“Posle” on mobilization: what to expect and what is to be done
On September 21, Vladimir Putin announced the beginning of a “partial” mobilization. This step came as a clear sign of the complete failure of Putin’s “special operation”: the army in its current state is unable to retain the occupied Ukrainian territory, and further offensive operations are out of the question. Only nuclear blackmail and an attempt to reverse the situation on the fronts by outnumbering the Ukrainian army can save Putin’s clique from an ignominious defeat in this predatory imperialist war.
After six months of all out war resulting in enormous casualties, the Russian authorities are still trying to convince the public that everything is going as planned, and that only a small fraction of the population will be affected by the mobilization. Keeping to the strategy developed during the pandemic, Putin’s regime does not call things by their proper names, inventing formulas which lie outside the scope of law. Just as two years ago, when instead of a referendum on constitutional amendments, “popular voting” was announced and instead of a state of emergency during a pandemic “a regime of days off” was put in place, now there is a “special operation” instead of a war, and instead of mobilization there is a “partial mobilization for a special military operation.” Every word in this phrase is a fraud.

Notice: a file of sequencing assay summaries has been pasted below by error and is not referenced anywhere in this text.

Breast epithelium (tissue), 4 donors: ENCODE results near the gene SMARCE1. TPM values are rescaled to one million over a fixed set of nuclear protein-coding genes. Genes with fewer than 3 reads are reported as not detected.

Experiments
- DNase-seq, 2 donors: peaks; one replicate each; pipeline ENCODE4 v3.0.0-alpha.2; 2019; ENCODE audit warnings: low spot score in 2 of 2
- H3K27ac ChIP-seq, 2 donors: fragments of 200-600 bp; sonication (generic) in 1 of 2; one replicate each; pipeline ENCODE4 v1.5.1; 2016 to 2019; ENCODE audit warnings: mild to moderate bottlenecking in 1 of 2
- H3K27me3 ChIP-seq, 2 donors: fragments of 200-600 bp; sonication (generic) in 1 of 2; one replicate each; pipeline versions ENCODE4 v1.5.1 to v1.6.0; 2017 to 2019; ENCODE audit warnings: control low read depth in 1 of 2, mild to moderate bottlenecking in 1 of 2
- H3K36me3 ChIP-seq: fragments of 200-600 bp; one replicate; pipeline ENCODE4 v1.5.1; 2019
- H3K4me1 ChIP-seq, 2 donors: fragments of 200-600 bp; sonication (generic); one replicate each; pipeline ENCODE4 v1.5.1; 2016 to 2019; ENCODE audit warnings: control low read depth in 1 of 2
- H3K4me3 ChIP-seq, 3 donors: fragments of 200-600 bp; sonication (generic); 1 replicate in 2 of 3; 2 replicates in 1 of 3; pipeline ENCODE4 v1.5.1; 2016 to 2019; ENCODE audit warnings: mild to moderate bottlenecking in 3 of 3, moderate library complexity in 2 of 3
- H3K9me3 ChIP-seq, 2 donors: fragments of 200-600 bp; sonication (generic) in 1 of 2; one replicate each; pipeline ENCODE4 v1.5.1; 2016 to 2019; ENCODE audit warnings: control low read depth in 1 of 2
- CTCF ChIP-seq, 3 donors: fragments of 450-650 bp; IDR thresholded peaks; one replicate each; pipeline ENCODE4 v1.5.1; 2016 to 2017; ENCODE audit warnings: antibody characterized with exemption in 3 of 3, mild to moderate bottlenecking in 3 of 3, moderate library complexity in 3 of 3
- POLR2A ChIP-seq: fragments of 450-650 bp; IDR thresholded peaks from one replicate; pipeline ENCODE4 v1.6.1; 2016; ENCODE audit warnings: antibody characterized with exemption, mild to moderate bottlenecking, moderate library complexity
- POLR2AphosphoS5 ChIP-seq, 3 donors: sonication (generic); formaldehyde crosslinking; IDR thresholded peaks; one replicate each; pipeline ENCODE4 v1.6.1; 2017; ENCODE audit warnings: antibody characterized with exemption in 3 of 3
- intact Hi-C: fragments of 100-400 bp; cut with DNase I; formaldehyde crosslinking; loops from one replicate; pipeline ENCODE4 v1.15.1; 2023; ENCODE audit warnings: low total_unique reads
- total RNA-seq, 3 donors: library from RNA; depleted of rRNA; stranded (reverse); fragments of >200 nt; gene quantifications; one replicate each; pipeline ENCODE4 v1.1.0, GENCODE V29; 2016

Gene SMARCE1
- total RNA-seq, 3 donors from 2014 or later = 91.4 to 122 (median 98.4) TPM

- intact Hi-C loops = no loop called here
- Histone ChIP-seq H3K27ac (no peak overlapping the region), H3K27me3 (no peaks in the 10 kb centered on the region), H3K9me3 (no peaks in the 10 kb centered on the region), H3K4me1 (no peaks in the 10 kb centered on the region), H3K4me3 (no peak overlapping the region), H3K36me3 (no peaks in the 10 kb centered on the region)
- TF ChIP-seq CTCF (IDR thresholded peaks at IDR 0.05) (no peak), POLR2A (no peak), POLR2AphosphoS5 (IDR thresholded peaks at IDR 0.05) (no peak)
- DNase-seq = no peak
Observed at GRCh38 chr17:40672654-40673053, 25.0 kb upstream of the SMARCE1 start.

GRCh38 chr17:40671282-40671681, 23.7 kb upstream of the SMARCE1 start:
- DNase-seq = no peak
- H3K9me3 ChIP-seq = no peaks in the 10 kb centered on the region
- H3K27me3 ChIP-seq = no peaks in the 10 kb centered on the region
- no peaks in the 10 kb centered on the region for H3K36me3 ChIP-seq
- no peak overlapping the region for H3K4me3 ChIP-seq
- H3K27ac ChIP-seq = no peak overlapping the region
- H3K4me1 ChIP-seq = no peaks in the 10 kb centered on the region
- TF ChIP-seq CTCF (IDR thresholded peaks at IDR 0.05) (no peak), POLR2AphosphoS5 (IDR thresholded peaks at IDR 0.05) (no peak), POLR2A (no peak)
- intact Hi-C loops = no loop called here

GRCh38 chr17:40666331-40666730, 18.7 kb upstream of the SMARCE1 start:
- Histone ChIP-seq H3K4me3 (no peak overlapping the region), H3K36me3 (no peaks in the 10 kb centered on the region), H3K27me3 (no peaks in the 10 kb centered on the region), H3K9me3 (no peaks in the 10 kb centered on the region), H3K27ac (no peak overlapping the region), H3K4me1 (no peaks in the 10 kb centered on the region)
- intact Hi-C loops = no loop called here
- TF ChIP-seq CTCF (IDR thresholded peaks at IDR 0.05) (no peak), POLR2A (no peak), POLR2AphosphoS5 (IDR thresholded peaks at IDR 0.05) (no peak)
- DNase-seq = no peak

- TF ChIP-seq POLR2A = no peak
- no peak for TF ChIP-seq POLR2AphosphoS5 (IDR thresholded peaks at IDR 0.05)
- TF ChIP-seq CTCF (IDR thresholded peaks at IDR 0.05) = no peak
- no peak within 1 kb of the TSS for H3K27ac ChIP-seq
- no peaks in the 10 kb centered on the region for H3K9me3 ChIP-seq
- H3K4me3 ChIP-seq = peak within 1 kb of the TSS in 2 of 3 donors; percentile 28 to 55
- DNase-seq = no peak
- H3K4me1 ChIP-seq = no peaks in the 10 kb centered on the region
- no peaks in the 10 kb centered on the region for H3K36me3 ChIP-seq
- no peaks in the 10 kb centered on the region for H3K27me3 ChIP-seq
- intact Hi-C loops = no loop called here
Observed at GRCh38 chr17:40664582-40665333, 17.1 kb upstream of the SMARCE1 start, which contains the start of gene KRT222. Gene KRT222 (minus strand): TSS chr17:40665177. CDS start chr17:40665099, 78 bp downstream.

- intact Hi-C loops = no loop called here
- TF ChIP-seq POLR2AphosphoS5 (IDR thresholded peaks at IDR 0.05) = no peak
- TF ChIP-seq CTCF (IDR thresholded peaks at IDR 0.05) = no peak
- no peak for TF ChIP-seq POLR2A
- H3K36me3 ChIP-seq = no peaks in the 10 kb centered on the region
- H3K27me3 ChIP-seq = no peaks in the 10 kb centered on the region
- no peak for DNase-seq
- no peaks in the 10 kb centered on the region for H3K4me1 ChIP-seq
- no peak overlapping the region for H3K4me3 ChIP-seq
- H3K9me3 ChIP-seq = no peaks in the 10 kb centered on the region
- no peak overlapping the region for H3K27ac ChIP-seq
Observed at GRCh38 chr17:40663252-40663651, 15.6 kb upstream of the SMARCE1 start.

Indeed, we can already see that this mobilization will not be partial and could affect everyone. The executive order “On the declaration of partial mobilization” does not specify the categories of citizens subject to conscription and provides for a deferment only for employees of the defense industry. Perhaps only members of the Federation Council and deputies of the State Duma can afford to feel safe, since the law “On mobilization training and mobilization” exempts them from the draft. Thus, contrary to statements by Putin and Shoigu, any man from 18 to 60 and women liable for military service (including, for example, medical personnel) may be subject to mobilization. The lack of patriotic enthusiasm and growing panic mean that in order to meet the mobilization targets, the authorities will be compelled to forcibly enlist and send to the front everyone they come across.
The mobilization announcement looks like a desperate step and a challenge for a regime that had relied on mass depoliticization. There had been an informal pact between citizens and the state: “you stay out of the state’s business, and the state remains out of yours.” Now it is no longer possible to quietly watch the war on the television; people must die in it.
The mobilization is giving rise to chaos. Scores of people fleeing the country reveal a lack of popular support for the war. Yesterday protests took place in many Russian towns and cities. Yes, they were small and violently repressed. Yet, such a belated and cynical decision to announce mobilization shows that the Putin’s regime has a visceral fear of spontaneous demonstrations and popular uprisings. In March it seemed that the decision to invade Ukraine would be fatal for the regime. Now there are even more reasons to speculate about its collapse. At the cost of so many lives, Putin’s system is trying to delay its demise.
The only way to end the war is to defeat Putin and his gang. Such a defeat must be inflicted externally by the victory of Ukraine and internally by protesting against Putin’s dictatorship and disobeying his orders. Forced participation in the crimes carried out by Russia on the territory of another country is not an act of courage or patriotism. The most courageous thing at this moment is resisting mobilization in any possible way, from dodging conscription and setting recruiting stations on fire to acts of mass disobedience and sabotage. No to conscription! Not a single soldier for the criminal war!